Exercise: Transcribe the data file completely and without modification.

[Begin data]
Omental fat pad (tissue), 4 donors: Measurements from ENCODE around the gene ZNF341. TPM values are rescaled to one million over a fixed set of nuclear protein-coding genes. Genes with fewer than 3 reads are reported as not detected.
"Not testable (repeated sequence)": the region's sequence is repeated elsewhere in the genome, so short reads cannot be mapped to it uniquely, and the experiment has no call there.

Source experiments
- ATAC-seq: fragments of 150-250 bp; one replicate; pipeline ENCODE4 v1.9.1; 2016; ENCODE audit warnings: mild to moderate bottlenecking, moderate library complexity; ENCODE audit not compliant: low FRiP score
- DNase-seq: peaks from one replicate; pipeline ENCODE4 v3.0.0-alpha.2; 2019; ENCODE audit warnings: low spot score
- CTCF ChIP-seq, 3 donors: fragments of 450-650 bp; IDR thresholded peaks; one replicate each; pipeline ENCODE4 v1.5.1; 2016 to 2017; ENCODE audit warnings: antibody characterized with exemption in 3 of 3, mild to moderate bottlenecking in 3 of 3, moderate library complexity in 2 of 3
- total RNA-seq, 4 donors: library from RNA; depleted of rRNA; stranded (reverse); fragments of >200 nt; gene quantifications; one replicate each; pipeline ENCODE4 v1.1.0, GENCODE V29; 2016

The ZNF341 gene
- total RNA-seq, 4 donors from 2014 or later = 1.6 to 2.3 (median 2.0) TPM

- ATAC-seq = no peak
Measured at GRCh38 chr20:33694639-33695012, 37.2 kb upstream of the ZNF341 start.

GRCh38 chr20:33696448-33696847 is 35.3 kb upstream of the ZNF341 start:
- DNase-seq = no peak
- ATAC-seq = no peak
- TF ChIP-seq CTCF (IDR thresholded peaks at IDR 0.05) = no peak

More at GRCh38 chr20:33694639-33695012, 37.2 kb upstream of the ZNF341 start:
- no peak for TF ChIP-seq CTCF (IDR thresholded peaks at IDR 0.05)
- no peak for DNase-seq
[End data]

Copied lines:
Omental fat pad (tissue), 4 donors: Measurements from ENCODE around the gene ZNF341. TPM values are rescaled to one million over a fixed set of nuclear protein-coding genes. Genes with fewer than 3 reads are reported as not detected.
"Not testable (repeated sequence)": the region's sequence is repeated elsewhere in the genome, so short reads cannot be mapped to it uniquely, and the experiment has no call there.

Source experiments
- ATAC-seq: fragments of 150-250 bp; one replicate; pipeline ENCODE4 v1.9.1; 2016; ENCODE audit warnings: mild to moderate bottlenecking, moderate library complexity; ENCODE audit not compliant: low FRiP score
- DNase-seq: peaks from one replicate; pipeline ENCODE4 v3.0.0-alpha.2; 2019; ENCODE audit warnings: low spot score
- CTCF ChIP-seq, 3 donors: fragments of 450-650 bp; IDR thresholded peaks; one replicate each; pipeline ENCODE4 v1.5.1; 2016 to 2017; ENCODE audit warnings: antibody characterized with exemption in 3 of 3, mild to moderate bottlenecking in 3 of 3, moderate library complexity in 2 of 3
- total RNA-seq, 4 donors: library from RNA; depleted of rRNA; stranded (reverse); fragments of >200 nt; gene quantifications; one replicate each; pipeline ENCODE4 v1.1.0, GENCODE V29; 2016

The ZNF341 gene
- total RNA-seq, 4 donors from 2014 or later = 1.6 to 2.3 (median 2.0) TPM

- ATAC-seq = no peak
Measured at GRCh38 chr20:33694639-33695012, 37.2 kb upstream of the ZNF341 start.

GRCh38 chr20:33696448-33696847 is 35.3 kb upstream of the ZNF341 start:
- DNase-seq = no peak
- ATAC-seq = no peak
- TF ChIP-seq CTCF (IDR thresholded peaks at IDR 0.05) = no peak

More at GRCh38 chr20:33694639-33695012, 37.2 kb upstream of the ZNF341 start:
- no peak for TF ChIP-seq CTCF (IDR thresholded peaks at IDR 0.05)
- no peak for DNase-seq